The Martyrdom of Abolitionist Charles Torrey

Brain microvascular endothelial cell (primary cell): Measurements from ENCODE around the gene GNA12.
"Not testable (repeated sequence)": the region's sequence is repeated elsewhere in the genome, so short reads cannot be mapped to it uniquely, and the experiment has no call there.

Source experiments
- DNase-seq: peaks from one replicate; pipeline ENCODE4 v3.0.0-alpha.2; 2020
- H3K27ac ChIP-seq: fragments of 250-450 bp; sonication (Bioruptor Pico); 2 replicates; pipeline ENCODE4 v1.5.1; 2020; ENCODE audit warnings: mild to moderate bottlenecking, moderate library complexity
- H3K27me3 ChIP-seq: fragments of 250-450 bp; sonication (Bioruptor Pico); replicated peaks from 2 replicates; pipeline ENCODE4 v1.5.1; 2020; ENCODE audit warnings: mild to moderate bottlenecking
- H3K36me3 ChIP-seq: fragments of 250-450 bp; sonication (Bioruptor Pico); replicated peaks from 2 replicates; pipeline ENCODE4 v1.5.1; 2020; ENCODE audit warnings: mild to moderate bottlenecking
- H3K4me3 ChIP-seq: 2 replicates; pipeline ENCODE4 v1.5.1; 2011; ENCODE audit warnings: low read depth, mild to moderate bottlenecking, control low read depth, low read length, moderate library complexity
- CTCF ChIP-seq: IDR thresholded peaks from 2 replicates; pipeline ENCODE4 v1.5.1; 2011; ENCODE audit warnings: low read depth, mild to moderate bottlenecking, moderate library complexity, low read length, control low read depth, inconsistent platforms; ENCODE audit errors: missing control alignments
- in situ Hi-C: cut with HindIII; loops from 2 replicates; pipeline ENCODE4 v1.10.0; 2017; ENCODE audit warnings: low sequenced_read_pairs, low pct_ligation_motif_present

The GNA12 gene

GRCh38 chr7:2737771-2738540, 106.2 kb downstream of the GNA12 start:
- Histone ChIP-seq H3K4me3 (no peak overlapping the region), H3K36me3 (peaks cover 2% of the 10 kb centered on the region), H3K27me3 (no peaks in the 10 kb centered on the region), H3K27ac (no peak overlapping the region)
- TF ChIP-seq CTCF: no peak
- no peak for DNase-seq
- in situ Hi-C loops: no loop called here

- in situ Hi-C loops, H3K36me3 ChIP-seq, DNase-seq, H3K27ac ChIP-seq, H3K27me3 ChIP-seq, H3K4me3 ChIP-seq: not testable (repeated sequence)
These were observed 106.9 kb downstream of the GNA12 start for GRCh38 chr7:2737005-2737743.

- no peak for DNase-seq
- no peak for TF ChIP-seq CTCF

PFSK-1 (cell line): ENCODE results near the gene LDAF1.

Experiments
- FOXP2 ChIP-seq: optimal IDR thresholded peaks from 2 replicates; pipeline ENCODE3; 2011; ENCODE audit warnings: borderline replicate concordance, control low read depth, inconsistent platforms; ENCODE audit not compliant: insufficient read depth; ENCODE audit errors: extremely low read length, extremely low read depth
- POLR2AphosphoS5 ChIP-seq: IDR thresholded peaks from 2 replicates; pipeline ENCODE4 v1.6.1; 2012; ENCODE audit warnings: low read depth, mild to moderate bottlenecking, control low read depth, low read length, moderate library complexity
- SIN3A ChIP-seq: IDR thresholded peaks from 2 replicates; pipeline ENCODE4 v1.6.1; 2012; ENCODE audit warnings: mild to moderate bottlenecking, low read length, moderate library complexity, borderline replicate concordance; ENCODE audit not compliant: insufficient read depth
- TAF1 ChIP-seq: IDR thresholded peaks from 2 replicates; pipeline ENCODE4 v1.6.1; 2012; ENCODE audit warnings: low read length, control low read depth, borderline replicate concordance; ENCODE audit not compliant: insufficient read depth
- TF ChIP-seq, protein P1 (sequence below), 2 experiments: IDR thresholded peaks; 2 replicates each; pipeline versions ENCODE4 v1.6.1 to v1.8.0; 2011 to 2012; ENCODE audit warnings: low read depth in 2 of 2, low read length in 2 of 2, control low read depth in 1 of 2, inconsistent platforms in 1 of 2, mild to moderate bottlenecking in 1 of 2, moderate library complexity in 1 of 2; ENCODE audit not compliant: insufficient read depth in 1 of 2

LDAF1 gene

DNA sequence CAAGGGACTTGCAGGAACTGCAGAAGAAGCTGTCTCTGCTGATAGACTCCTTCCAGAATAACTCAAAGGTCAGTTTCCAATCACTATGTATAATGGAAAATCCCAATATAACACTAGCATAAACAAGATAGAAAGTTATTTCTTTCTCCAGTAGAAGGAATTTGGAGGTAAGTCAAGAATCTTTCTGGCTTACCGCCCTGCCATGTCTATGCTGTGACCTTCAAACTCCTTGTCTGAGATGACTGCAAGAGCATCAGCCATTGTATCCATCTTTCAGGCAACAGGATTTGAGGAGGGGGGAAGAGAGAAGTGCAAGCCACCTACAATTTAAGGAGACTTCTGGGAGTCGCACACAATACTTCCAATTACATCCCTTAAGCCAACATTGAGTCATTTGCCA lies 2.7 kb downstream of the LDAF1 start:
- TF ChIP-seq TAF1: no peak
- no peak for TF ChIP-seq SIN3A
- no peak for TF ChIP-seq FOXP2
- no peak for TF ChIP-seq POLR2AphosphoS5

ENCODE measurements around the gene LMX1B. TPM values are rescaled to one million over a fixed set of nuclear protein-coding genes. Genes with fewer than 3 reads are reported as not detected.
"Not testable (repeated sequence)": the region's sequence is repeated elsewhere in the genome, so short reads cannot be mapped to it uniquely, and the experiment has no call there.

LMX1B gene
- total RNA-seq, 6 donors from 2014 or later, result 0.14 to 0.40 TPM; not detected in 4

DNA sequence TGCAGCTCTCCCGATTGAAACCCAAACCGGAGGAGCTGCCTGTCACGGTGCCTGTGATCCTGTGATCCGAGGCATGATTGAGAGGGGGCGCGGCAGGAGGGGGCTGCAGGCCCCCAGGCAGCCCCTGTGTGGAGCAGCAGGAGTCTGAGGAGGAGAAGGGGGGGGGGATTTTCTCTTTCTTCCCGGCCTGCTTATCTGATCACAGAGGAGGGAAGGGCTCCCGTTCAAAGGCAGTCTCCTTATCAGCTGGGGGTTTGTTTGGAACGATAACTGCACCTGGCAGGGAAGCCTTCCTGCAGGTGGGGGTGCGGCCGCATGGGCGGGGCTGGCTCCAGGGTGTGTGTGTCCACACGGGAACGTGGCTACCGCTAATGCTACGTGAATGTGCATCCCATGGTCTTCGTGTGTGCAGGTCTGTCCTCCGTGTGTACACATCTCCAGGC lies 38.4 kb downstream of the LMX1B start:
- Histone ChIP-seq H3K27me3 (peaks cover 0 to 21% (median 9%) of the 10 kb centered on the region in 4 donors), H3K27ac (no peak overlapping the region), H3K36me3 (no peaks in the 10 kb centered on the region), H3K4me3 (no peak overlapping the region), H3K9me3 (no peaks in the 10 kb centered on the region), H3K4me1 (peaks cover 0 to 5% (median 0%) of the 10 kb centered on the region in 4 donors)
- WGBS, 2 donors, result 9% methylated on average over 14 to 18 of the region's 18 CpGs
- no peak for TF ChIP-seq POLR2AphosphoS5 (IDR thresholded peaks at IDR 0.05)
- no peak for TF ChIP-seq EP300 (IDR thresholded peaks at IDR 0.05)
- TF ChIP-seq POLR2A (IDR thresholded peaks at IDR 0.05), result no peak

During his brief yet remarkable career, abolitionist Charles Torrey assisted almost four hundred slaves to gain their freedom. Torrey, a Yale graduate and an ordained minister, set up a well-organized Underground Railroad route from Washington and Baltimore to Philadelphia and Albany. At that time, some called him the "father of the Underground Railroad." Arrested in Baltimore in 1844 for his activities, Torrey spent two years in prison before he succumbed to tuberculosis. By then, other abolitionists widely recognized and celebrated Torrey's exploits-running wagonloads of slaves northward in the night, dodging slave catchers and sheriffs, and involving members of Congress in his schemes. E. Fuller Torrey's study not only fills a substantial gap in the history of abolitionism but restores Charles Torrey to his rightful place as one of the most dedicated and significant abolitionists in American history.
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